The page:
On Sublime Oblivion Anatoly Karlin notes that the disgraced former mayor of Moscow, Yuri Luzhkov, has been granted permission to enter Britain. Contrary to some reports though, he has not yet received a residence permit for the UK.
Austria and Latvia have already rejected Luzhkov’s requests to live within their borders. His family are currently in Britain and his daughters are studying at a university in London.
All sorts of Russian dissidents, out of favour oligarchs and even terrorists have chosen to make these shores their home, over the past ten years. Boris Berezovsky, the exiled tycoon who aspires to overthrow Russia’s government by force, and the Chechen rebel Akhmed Zakayev are two of the more prominent examples.
In a recent Conservative Home article, Carl Thomson revealed that 150 extradition requests by Moscow had been rejected by the UK since 2001. Partly the statistic is explained by links, cultural and economic, which exist between the Russian elite and Britain. There are many Russians living here and a minority avoid Russia because of disputes with their government or problems with the law.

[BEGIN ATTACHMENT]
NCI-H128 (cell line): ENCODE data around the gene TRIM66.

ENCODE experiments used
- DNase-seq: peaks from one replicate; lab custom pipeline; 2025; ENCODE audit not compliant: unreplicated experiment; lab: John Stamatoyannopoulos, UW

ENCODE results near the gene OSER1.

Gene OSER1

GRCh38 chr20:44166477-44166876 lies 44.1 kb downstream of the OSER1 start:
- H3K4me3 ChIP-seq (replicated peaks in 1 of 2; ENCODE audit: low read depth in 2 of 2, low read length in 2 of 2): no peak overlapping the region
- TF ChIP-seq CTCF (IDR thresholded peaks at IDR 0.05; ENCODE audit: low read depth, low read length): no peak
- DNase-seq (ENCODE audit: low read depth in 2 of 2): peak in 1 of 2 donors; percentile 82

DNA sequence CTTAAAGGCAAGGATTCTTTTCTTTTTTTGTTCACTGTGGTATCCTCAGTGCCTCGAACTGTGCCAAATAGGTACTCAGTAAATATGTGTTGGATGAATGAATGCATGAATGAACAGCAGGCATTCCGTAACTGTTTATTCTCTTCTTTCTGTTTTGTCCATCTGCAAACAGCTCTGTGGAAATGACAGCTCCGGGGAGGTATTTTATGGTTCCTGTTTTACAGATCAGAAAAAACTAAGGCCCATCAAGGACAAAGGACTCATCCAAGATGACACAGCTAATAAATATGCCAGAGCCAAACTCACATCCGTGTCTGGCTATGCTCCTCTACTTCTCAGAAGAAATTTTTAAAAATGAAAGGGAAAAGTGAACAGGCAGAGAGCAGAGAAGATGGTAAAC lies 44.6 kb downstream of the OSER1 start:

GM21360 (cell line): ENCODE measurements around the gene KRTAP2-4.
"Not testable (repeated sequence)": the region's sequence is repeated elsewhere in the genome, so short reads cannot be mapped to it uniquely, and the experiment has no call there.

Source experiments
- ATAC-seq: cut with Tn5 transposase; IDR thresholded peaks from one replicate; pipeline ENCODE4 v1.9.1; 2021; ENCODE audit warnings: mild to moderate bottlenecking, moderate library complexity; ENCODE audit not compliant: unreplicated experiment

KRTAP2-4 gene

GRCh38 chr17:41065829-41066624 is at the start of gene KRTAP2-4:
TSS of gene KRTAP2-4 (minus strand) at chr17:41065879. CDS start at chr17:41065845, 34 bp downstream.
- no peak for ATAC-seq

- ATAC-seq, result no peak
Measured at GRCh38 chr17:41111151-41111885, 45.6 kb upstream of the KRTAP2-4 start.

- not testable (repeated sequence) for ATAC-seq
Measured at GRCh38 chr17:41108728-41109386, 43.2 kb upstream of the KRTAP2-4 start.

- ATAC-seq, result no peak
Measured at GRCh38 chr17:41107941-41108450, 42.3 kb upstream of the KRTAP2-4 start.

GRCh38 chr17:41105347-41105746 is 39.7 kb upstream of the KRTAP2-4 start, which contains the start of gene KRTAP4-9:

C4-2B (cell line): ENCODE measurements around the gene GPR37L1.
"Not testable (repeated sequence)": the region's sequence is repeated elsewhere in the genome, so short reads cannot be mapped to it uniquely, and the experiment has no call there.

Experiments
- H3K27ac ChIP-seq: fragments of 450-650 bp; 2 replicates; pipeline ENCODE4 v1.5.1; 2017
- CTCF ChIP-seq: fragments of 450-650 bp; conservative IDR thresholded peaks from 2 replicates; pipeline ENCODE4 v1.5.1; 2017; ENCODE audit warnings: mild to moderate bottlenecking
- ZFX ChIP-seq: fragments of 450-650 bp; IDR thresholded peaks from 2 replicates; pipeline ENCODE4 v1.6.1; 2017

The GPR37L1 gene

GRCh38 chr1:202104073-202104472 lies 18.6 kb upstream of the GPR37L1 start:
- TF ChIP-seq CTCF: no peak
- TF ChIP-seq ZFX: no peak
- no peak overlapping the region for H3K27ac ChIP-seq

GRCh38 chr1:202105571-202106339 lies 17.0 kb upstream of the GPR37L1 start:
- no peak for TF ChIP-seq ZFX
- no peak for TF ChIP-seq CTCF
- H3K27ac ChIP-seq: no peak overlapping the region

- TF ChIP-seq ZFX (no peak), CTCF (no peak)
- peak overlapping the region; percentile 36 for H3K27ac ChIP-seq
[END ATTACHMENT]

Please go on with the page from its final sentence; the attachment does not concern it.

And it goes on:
The UK has no need to admit another failed klepotocrat seeking to avoid fraud proceedings in his home country. Luzhkov ran Moscow like a personal fiefdom and it is alleged that he abused his position in order to enrich his own family.
Britain has sheltered Berezovsky, a rich manipulator who played the factional game of Russian politics and lost, under the pretence that he’s a dissident and a democrat. It mustn’t allow Luzhkov to play the same trick. Let him visit his family and let him leave again.